Thank you, Kathrina!

For the last year, I've had the privilege of working w Kathrina Manalac; now she's moving on to awesome things in the entertainment wing at Samsung.

She's leaving NY (nooooo!) to return home to the Bay Area. I wish her all the best and hope that her new co-workers know how good they have it!

For the past year, she's basically run my life, earned me & my companies a mountain of publicity, advised nearly all of my portfolio companies at some time or another, and gotten lots of stuff done.

Needless to say, there's no way I would've gotten Without Their Permission done in time without her.

Keep your eyes on her and Hidden Menu so I can say: "told you so."


We are some of the smartest, most empowered humans who have ever lived. We have so much. Can we use our minds, our skills, our resources to make the world a better place for people who never had the opportunities we have? It would cost us so little, and we can accomplish so much.

We can be better. We can be amazing. We can be heroes.

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Dear Fellow Geeks: WTF?

I'm going to assume you've already gotten all the background on what went down at Pycon (but if not, read up, and then come on back over).

We, the tech community, should be taking a hard look at our response to the aforementioned events. Aren’t we better than this? I’m not talking about the trolls. There will always be frenzied agitators who are just mashing away on their keyboard, trying to outrage people. I'm talking about how many (otherwise reasonable-seeming) people I saw who were comfortable and self-righteous in calling a woman a bitch/cunt/etc from their Twitter, Hacker News, or, yes, reddit account.


These amazing open platforms for speech work because an internet connection is all we need to share an idea with the connected world. What makes this freedom so awesome is not simply that we have it, but how we exercise it. Your tweets, your comments, and your upvotes matter. The comments (and support for them) I’ve seen over the past few days have really disappointed me and I really hope this is a chance for us to reflect on how we use these tools to foster the tech community. This isn't "political correctness," this is you having the courage to use your words to create an environment that promotes an open exchange of ideas -- not alienate people and certainly not terrorize them.

Growing up, we typically weren't picked first for sports, but were first on the Quake II server. Few people really understood our peculiar hobbies or how amazing it was to see "Hello, world" for the first time. Plenty of us got used to being ignored. Many of us were bullied. But what did we learn from it -- empathy or hate?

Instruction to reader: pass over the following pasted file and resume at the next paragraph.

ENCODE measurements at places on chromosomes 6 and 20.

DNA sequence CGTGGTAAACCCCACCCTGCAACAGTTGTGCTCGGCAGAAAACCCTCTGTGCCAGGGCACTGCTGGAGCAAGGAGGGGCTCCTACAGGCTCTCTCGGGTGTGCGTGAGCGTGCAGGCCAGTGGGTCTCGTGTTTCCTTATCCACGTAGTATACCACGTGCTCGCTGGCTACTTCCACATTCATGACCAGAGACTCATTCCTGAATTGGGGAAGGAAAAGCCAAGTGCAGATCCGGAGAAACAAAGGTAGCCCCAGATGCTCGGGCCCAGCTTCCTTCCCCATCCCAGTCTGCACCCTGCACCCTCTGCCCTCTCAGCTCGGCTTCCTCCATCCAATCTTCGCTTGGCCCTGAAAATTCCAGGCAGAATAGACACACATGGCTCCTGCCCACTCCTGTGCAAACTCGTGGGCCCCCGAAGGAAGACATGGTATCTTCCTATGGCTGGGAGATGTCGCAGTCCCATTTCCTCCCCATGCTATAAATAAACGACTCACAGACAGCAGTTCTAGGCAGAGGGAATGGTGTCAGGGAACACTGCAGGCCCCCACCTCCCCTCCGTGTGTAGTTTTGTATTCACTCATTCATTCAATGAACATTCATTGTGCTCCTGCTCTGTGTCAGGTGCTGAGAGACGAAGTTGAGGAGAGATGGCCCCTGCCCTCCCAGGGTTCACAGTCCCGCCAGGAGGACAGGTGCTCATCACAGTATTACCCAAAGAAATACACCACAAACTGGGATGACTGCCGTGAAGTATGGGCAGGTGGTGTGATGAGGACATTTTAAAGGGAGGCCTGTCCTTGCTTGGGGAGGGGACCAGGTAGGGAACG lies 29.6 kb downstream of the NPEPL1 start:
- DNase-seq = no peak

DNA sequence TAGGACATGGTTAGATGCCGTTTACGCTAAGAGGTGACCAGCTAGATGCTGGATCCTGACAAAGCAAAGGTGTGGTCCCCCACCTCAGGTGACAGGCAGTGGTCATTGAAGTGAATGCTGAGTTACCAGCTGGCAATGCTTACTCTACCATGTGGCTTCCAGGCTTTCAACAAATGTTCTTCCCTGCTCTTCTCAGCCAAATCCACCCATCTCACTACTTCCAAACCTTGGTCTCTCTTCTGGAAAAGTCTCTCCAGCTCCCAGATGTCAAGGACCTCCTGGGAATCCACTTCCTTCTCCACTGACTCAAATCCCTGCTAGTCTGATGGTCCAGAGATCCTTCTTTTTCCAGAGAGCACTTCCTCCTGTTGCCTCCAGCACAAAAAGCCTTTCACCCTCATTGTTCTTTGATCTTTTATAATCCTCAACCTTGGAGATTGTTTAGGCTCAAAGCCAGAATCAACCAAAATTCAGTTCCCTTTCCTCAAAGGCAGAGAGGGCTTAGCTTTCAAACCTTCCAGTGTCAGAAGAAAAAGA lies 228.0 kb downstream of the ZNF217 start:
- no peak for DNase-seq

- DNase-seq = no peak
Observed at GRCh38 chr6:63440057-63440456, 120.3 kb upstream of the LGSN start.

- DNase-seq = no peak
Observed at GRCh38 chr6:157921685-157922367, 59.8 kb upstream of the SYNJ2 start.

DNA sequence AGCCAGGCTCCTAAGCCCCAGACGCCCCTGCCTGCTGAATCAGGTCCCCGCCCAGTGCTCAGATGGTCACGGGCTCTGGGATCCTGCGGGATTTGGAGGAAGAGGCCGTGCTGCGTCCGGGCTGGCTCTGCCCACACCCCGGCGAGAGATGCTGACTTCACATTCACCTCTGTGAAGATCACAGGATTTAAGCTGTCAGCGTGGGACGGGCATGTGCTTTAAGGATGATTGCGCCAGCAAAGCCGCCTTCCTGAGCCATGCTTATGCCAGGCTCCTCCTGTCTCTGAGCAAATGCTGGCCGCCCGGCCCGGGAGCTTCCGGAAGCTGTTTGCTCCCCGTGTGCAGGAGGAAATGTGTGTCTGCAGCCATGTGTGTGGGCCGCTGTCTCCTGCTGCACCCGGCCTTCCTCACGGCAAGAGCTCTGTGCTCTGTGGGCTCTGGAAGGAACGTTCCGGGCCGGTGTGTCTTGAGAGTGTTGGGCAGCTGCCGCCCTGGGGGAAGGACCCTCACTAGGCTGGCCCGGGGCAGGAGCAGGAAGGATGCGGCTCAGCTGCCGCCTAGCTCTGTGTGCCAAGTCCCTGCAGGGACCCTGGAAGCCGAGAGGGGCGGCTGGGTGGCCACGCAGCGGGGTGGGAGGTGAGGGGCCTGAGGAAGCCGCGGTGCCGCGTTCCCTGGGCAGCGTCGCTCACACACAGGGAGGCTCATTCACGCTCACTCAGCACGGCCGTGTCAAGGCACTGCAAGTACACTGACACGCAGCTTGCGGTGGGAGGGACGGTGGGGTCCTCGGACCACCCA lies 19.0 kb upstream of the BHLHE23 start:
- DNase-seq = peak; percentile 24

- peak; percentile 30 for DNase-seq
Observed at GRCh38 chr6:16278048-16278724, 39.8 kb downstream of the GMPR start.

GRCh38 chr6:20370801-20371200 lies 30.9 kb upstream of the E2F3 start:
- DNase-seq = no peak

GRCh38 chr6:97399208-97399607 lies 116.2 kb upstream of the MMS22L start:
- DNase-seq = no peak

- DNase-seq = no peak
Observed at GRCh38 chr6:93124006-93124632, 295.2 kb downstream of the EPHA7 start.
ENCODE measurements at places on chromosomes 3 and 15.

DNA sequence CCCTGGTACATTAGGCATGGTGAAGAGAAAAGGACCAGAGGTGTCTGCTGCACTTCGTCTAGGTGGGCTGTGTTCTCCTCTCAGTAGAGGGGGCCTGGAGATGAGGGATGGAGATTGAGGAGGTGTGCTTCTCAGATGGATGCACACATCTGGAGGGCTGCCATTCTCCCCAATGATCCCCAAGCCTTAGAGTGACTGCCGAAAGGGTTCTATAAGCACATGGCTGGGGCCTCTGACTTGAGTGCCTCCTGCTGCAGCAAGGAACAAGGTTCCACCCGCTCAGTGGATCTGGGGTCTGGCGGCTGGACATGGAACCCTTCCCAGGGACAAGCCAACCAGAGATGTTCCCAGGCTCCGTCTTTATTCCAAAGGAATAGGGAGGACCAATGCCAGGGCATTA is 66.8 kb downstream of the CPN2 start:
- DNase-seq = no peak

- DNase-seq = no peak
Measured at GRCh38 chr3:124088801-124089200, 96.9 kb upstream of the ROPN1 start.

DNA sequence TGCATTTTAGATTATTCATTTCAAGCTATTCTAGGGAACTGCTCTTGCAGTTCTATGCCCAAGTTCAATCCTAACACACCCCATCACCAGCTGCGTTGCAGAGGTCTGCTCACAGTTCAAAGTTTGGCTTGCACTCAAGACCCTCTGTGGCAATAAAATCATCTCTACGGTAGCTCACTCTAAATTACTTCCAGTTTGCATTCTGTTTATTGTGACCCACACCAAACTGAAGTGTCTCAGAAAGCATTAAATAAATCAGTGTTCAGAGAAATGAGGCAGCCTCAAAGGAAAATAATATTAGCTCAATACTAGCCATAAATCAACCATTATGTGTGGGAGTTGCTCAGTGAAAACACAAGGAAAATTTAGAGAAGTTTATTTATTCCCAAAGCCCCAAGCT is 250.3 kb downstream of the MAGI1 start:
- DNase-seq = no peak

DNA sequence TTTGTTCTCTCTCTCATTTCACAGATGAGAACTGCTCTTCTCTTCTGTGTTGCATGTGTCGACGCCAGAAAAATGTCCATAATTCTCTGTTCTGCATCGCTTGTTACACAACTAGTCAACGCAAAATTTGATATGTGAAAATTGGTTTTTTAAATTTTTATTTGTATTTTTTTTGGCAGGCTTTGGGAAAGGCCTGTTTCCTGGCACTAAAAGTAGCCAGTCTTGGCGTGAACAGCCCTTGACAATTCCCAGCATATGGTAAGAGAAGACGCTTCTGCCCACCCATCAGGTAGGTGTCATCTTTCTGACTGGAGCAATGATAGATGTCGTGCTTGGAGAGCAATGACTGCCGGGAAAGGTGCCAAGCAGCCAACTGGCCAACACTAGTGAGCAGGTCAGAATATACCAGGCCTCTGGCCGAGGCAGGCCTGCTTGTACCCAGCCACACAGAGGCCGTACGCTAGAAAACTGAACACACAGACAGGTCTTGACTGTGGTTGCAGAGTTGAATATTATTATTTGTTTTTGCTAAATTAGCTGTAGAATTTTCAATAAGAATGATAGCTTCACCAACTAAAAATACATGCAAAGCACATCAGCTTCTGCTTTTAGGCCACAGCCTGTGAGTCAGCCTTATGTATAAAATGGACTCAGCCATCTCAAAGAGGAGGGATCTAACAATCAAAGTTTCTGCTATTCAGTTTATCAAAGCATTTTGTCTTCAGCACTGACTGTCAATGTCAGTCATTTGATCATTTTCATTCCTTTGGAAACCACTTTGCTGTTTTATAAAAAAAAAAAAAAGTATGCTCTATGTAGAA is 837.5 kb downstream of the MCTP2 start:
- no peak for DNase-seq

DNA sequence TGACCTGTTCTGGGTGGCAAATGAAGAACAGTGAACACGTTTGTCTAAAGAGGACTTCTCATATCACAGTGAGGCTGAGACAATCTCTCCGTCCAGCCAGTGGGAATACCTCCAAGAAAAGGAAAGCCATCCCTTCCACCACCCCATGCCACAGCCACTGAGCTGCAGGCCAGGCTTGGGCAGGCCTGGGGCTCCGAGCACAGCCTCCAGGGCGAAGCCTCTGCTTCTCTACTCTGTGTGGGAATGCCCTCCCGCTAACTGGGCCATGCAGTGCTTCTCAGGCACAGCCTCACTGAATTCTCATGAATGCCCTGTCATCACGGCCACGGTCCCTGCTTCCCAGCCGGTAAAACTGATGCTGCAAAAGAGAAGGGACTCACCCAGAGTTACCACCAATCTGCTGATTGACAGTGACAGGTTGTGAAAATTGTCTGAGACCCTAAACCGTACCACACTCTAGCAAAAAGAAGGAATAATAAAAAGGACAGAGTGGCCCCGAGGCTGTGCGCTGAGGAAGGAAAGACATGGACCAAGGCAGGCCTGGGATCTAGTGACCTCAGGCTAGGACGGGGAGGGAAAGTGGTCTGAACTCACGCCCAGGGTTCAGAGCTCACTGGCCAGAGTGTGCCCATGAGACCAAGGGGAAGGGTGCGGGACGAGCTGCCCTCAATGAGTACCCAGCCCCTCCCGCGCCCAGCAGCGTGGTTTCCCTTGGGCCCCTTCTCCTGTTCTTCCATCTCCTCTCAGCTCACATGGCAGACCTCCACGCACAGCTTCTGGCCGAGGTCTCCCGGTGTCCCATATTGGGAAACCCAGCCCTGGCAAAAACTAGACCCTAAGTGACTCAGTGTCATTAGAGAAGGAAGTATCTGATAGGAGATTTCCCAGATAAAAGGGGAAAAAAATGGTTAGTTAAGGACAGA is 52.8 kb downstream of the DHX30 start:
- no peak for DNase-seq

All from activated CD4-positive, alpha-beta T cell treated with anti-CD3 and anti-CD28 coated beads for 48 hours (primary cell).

We need to know the answer, because suddenly we are the cool kids. They're making movies about us. We're "rock stars." Holy shit, the rest of the world is finally realizing how awesome we are. The geek has inherited the earth. And now that we’re the powerful ones, we need to remember: with great power comes great responsibility. It's irresponsible to continue to act as though we are victims.

Our community has largely been defined by not-poor straight white men over the years[1], but it's growing more diverse every day as kids get excited about technology and adults realize our industry is fast-growing and valuable. Diversity does not end at gender or sexuality or race; people with a wide variety of life experiences and opinions have joined the community. This is a wonderful thing, but it also means that there will be a wider range of reactions and more potential for miscommunication. In other words, we have many more opportunities to decide whether we 1) belittle and ostracize people for being different from us or 2) react with empathy, patience, and kindness.

Kurt knew: "There's only one rule that I know of -- god damn it, you've got to be kind."

[1] As a not-poor straight white guy, believe me, this setup has worked out pretty well for me, but I know I've been playing with cheat codes and the internet won't live up to its full potential without getting the best out of everyone.